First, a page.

Spa day

The other day after one of the rains, I was pulling into my driveway.  There, in the middle of a big puddle were two birds.  A Mourning Dove and a Brown Thrasher were just sitting in the middle of the water, only a foot or two apart.  As I pulled my car into the driveway, the dove flew off, bit of water spraying off its feathers.  The thrasher, however, chose to stay in the water right up until the time I got the car right next to him.  He just didn’t seem to want to move at all.

The bird did, finally, move off and I pulled into the garage.  Within a minute, the thrasher came walking across the driveway and positioned itself right in the puddle, again.  It very calmly just erected its feathers and lowered itself into the water.  No splashing, like I would expect from a titmouse or a sparrow.  It just sat down and soaked (and honestly, looked a little perturbed that I had disturbed it).

Now there are many different kinds of bathing behaviors, but they usually involve splashing of some sort.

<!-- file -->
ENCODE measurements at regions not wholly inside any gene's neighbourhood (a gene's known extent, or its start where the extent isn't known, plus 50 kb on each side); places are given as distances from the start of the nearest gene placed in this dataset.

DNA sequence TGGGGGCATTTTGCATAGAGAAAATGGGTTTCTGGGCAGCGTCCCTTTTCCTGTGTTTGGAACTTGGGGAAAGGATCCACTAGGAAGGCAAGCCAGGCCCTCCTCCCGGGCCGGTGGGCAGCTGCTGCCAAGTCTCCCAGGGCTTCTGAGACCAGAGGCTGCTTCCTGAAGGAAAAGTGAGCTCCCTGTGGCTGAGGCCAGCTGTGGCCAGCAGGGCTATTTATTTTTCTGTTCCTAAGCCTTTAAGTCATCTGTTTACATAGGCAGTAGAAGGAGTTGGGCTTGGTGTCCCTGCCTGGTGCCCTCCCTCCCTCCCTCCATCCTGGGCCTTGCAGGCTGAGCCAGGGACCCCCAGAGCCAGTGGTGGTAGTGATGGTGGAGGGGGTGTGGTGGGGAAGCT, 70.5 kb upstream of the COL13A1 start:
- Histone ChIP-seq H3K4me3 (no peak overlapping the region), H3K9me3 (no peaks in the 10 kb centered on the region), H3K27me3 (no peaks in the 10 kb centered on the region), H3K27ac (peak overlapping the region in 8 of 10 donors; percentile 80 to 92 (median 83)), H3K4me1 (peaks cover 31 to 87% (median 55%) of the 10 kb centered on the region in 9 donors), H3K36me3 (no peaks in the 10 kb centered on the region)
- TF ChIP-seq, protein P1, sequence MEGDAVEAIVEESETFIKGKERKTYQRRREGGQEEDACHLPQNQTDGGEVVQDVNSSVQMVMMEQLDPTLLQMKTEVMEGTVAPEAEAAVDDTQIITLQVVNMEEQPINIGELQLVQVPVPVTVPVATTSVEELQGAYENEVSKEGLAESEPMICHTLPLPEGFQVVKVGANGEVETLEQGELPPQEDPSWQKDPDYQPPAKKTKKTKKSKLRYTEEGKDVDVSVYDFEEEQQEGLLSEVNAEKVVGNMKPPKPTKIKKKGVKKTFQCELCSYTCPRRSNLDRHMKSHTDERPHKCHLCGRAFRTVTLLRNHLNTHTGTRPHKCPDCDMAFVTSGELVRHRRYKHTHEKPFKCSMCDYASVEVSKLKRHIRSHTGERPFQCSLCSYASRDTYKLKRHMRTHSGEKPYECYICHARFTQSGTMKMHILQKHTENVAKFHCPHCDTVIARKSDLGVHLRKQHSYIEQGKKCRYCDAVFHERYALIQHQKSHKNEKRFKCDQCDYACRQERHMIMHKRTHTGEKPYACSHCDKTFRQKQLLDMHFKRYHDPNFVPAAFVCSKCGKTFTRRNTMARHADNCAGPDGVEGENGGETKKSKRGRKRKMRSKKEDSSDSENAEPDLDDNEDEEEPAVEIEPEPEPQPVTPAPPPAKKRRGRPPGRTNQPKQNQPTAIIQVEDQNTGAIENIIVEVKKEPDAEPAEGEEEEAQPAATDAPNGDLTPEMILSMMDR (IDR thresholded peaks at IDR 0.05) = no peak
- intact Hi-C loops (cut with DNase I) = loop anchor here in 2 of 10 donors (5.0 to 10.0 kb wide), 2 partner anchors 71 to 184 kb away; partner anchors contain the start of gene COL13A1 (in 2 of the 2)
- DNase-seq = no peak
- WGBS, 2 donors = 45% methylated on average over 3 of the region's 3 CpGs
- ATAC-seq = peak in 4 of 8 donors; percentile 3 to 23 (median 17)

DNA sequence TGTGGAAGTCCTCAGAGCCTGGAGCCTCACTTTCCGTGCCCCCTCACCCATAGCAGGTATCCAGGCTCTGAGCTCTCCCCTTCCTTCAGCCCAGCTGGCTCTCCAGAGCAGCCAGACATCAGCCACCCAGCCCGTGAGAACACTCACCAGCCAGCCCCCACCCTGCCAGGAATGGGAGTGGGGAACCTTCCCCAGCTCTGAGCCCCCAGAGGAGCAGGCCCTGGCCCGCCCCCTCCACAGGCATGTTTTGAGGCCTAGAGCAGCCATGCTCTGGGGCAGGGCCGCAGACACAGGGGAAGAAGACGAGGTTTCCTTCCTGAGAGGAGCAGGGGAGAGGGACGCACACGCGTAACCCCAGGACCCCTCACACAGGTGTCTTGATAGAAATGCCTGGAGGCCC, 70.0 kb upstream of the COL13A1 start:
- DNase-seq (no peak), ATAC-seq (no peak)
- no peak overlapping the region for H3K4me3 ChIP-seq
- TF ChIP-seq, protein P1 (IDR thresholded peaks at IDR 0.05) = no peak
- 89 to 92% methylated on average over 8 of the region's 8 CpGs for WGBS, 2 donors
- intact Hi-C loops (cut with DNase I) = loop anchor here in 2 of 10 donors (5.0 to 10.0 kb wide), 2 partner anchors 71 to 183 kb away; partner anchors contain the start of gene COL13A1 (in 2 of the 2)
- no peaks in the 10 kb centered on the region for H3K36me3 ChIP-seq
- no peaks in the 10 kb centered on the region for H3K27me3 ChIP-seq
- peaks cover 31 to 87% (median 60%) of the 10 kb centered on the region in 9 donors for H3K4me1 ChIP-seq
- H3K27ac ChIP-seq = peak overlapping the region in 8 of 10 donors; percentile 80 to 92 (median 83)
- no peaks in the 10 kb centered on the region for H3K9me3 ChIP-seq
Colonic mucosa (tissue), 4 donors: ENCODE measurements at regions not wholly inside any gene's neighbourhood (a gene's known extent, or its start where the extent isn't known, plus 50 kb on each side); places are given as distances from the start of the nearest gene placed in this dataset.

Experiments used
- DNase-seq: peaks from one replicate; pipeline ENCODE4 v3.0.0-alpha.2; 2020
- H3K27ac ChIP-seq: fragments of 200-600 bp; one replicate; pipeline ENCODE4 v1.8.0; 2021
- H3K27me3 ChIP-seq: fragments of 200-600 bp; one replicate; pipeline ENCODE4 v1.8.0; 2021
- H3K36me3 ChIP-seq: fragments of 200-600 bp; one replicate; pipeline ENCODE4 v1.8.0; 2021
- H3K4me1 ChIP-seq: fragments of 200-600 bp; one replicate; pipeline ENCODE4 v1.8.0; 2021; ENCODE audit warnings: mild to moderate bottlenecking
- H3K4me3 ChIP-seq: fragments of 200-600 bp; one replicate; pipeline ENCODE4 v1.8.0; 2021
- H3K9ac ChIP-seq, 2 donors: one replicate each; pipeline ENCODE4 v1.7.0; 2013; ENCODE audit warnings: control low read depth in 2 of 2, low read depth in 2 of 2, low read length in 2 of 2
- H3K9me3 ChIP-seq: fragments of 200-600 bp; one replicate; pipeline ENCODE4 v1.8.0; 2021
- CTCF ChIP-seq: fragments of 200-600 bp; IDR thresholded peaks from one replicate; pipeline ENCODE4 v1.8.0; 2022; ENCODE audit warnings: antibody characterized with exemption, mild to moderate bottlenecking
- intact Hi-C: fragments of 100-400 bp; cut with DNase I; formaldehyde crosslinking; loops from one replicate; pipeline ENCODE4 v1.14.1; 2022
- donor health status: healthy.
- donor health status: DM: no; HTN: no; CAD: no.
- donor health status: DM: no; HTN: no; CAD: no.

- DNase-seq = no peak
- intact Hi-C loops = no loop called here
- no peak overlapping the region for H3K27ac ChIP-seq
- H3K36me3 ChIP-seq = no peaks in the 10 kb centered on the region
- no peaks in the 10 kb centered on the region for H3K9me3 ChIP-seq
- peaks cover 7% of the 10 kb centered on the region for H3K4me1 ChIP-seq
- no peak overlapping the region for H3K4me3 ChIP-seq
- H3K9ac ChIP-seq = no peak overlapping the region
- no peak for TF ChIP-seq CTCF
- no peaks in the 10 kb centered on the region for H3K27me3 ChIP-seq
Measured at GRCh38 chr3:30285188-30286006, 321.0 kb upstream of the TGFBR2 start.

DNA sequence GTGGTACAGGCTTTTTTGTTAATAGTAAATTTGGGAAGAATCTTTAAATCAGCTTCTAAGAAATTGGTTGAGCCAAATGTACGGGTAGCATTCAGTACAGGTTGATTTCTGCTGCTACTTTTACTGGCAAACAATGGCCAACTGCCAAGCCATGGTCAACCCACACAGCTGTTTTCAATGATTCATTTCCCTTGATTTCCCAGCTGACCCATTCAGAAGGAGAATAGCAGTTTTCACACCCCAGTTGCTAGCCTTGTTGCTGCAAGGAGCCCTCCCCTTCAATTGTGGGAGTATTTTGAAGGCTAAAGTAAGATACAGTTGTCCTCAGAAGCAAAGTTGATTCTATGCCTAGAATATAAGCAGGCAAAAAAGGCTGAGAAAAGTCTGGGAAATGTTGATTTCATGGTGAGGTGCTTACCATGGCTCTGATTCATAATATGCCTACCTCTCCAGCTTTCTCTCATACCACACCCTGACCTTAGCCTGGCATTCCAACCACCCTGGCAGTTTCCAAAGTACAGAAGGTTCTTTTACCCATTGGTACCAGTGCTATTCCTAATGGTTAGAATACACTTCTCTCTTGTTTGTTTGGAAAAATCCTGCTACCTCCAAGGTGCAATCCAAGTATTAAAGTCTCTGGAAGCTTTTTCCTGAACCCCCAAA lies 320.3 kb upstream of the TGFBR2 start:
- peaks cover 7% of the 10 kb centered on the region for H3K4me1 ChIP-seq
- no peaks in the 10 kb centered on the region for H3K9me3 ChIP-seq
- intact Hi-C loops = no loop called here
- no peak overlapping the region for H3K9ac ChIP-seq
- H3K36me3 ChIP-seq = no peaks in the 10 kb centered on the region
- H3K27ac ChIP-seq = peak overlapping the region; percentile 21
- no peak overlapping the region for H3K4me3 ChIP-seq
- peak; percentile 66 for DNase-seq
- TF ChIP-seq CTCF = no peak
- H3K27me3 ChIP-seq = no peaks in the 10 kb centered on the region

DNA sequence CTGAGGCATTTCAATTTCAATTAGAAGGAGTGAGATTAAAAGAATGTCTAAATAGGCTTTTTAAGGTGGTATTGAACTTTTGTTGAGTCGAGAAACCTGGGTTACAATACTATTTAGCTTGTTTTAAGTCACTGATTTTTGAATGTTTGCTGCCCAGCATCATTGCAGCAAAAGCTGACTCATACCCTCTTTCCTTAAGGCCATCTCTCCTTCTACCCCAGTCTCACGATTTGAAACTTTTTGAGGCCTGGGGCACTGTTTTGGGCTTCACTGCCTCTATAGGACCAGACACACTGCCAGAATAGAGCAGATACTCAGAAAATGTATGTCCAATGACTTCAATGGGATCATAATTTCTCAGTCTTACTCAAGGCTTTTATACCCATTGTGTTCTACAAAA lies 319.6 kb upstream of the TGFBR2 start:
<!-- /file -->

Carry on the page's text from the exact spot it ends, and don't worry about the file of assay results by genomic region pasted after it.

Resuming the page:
Burtt, E.H, Jr.  1983.  Comparative implications of bathing by a Willow Flycatcher.  Journal of Field Ornithology 54:  417-418

Why the thrasher just sat in the water, I don’t know.  There is evidence that increasing parasite loads lead to more time spent in grooming and maintenance behaviors, but eliminating parasites is usually associated with active movements.

Cotgreave, P. and D.H. Clayton.  1994.  Comparative analysis of time spent grooming by birds in relation to parasite load.  Behaviour 131:  171-187.

This particular thrasher just seemed a bit too relaxed in the puddle.  Clearly, it was just spoiling itself by enjoying the sun and a soak in the afternoon.

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About thomasbiology

I'm an Associate Professor of Biology at Queens University of Charlotte with a background in animal behavior with an emphasis in bird song. I've got two secret goals with this blog (well, since I'm sharing them, they're not so secret): 1. To encourage people to look at the natural world around them- not just as a hiking destination, but to notice all the little things moving around them all the time; and 2. To show some of the science that relates to these little things moving around. There's some really fascinating research out there that so few people get to see.
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